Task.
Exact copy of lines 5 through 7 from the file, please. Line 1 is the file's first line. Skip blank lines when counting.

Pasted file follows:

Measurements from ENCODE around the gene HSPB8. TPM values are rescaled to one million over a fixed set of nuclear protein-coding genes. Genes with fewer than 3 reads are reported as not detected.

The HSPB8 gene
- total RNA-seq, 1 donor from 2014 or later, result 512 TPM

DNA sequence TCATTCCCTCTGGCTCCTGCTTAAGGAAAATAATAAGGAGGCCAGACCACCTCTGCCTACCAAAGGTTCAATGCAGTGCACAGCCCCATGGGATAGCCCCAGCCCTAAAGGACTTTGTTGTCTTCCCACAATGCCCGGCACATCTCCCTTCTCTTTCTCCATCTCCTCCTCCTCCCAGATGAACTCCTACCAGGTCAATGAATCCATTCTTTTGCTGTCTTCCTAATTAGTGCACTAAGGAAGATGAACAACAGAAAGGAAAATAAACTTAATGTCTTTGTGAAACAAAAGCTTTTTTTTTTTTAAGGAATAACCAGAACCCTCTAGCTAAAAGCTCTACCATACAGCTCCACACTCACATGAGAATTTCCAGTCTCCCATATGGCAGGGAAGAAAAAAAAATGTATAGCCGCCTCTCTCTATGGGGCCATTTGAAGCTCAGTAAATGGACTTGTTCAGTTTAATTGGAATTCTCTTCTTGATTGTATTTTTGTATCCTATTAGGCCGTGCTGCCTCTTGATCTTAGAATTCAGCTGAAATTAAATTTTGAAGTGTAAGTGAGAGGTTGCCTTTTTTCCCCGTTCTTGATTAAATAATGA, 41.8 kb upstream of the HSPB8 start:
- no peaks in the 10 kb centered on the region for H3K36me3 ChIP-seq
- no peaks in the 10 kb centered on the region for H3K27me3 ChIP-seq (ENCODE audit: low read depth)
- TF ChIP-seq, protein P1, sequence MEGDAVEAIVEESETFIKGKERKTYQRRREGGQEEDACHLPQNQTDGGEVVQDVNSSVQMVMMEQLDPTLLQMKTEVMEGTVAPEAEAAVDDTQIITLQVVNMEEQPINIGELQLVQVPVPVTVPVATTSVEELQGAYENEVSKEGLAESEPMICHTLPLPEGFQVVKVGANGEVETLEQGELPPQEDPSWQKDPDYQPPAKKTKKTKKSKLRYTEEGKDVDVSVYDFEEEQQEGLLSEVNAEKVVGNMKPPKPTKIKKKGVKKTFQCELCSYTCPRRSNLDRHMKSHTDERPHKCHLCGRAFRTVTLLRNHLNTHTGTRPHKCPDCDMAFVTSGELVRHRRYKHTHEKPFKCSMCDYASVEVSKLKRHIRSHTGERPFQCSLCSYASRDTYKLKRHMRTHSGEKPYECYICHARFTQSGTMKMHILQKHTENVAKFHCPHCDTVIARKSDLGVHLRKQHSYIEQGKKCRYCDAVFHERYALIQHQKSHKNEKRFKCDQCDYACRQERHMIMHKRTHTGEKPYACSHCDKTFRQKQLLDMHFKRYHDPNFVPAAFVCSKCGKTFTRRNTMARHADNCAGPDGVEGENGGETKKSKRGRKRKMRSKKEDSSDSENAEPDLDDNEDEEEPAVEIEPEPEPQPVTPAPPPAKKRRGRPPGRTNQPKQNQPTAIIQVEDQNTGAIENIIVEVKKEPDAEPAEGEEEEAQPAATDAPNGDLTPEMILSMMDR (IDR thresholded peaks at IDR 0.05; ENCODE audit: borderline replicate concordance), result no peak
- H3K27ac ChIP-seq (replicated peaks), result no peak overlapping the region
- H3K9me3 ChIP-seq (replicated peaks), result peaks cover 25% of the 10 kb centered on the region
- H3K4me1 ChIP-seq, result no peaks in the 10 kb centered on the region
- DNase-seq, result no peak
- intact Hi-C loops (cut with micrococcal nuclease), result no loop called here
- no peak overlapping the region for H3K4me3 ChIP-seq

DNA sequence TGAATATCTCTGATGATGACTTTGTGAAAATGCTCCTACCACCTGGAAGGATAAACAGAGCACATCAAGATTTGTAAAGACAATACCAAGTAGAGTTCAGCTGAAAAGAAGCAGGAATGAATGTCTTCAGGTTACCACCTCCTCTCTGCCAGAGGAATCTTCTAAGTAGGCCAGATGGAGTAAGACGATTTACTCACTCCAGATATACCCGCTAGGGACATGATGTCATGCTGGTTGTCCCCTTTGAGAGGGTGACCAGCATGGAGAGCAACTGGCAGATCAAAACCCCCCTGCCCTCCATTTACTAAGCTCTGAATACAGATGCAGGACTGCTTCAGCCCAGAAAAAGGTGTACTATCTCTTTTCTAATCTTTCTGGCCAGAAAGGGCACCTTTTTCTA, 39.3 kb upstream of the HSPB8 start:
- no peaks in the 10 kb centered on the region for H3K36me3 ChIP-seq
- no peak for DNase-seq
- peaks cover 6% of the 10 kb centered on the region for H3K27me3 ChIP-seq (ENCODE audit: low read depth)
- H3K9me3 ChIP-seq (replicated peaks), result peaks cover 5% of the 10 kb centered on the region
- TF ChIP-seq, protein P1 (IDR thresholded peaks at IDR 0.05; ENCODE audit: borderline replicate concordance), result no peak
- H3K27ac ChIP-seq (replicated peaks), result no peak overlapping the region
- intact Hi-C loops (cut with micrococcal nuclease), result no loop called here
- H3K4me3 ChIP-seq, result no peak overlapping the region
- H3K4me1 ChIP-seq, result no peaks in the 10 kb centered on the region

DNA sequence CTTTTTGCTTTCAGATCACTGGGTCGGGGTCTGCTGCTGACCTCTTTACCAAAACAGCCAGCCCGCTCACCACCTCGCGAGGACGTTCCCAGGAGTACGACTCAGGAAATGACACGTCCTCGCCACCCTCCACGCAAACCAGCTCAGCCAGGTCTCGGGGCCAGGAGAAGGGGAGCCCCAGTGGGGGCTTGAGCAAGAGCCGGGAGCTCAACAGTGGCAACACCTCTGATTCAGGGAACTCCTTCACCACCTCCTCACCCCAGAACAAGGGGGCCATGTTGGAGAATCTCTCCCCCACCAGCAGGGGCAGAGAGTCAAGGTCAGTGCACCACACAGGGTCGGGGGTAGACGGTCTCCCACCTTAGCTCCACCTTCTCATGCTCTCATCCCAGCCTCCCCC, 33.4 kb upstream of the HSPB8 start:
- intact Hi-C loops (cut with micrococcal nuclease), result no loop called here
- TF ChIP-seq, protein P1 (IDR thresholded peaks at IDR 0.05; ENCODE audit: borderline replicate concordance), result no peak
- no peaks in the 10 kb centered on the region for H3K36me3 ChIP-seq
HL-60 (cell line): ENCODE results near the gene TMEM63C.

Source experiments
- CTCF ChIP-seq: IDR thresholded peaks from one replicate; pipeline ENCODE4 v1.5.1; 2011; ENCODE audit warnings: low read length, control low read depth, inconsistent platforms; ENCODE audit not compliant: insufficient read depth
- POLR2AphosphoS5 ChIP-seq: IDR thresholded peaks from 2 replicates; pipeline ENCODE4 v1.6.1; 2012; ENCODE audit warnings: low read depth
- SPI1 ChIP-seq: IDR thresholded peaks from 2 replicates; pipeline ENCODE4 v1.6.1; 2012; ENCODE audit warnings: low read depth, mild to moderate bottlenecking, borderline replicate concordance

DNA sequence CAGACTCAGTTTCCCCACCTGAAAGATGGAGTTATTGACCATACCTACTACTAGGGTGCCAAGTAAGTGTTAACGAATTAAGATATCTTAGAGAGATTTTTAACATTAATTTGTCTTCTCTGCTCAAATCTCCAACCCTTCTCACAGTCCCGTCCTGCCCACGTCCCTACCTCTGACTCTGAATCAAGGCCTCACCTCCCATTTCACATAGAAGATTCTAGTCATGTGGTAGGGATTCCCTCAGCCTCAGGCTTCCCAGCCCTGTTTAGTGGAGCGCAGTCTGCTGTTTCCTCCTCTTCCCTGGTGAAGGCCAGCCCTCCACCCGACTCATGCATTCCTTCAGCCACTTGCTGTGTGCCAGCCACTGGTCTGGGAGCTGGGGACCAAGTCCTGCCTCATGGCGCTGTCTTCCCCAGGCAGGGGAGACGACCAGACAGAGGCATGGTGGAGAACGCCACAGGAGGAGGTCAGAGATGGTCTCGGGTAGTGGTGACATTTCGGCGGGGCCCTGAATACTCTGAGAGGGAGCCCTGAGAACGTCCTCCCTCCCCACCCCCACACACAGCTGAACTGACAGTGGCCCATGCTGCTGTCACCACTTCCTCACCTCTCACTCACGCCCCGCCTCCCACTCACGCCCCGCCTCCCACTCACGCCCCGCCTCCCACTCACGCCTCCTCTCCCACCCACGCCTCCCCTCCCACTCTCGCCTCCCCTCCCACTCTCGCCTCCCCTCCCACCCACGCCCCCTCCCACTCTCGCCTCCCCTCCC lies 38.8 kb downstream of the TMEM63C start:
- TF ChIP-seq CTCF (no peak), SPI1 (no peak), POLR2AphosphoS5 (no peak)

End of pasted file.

- no peaks in the 10 kb centered on the region for H3K36me3 ChIP-seq
- no peaks in the 10 kb centered on the region for H3K27me3 ChIP-seq (ENCODE audit: low read depth)
- TF ChIP-seq, protein P1, sequence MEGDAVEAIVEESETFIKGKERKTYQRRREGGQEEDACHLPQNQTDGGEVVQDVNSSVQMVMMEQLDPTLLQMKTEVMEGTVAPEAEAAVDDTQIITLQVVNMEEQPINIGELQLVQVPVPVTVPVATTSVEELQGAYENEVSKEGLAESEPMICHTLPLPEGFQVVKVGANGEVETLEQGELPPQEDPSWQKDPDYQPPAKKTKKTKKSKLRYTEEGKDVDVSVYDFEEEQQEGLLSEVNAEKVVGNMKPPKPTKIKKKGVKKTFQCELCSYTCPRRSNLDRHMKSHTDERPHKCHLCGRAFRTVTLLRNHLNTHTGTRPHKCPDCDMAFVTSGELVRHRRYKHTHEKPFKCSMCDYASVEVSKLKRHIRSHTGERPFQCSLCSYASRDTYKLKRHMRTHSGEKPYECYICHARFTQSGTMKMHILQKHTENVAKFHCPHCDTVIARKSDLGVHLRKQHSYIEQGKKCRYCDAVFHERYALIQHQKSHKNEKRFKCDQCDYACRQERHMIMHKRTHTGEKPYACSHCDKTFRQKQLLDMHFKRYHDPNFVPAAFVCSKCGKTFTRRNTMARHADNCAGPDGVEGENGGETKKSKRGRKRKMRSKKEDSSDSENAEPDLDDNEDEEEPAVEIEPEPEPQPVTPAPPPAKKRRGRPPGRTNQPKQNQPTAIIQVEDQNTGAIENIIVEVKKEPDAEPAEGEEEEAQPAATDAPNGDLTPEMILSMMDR (IDR thresholded peaks at IDR 0.05; ENCODE audit: borderline replicate concordance), result no peak